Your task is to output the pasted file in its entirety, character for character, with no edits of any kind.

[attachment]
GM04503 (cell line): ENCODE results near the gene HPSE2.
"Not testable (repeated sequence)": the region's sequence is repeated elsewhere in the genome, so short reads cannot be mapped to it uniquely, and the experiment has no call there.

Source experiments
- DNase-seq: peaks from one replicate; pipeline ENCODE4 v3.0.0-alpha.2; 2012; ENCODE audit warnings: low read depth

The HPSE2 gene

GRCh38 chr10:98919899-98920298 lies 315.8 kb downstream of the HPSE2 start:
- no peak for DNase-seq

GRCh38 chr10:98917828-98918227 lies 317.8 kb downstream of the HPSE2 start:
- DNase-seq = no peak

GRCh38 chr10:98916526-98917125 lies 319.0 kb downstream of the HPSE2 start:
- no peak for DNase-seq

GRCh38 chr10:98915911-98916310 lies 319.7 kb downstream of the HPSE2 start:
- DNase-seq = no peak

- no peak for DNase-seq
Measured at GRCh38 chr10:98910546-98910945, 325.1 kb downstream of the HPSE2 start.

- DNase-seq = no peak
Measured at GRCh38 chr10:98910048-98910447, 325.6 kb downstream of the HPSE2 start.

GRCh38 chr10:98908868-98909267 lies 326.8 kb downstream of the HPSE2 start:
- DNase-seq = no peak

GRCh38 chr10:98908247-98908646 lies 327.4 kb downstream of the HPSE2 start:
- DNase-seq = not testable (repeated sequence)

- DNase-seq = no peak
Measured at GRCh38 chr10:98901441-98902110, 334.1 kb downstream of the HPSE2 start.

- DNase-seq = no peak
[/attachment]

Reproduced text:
GM04503 (cell line): ENCODE results near the gene HPSE2.
"Not testable (repeated sequence)": the region's sequence is repeated elsewhere in the genome, so short reads cannot be mapped to it uniquely, and the experiment has no call there.

Source experiments
- DNase-seq: peaks from one replicate; pipeline ENCODE4 v3.0.0-alpha.2; 2012; ENCODE audit warnings: low read depth

The HPSE2 gene

GRCh38 chr10:98919899-98920298 lies 315.8 kb downstream of the HPSE2 start:
- no peak for DNase-seq

GRCh38 chr10:98917828-98918227 lies 317.8 kb downstream of the HPSE2 start:
- DNase-seq = no peak

GRCh38 chr10:98916526-98917125 lies 319.0 kb downstream of the HPSE2 start:
- no peak for DNase-seq

GRCh38 chr10:98915911-98916310 lies 319.7 kb downstream of the HPSE2 start:
- DNase-seq = no peak

- no peak for DNase-seq
Measured at GRCh38 chr10:98910546-98910945, 325.1 kb downstream of the HPSE2 start.

- DNase-seq = no peak
Measured at GRCh38 chr10:98910048-98910447, 325.6 kb downstream of the HPSE2 start.

GRCh38 chr10:98908868-98909267 lies 326.8 kb downstream of the HPSE2 start:
- DNase-seq = no peak

GRCh38 chr10:98908247-98908646 lies 327.4 kb downstream of the HPSE2 start:
- DNase-seq = not testable (repeated sequence)

- DNase-seq = no peak
Measured at GRCh38 chr10:98901441-98902110, 334.1 kb downstream of the HPSE2 start.

- DNase-seq = no peak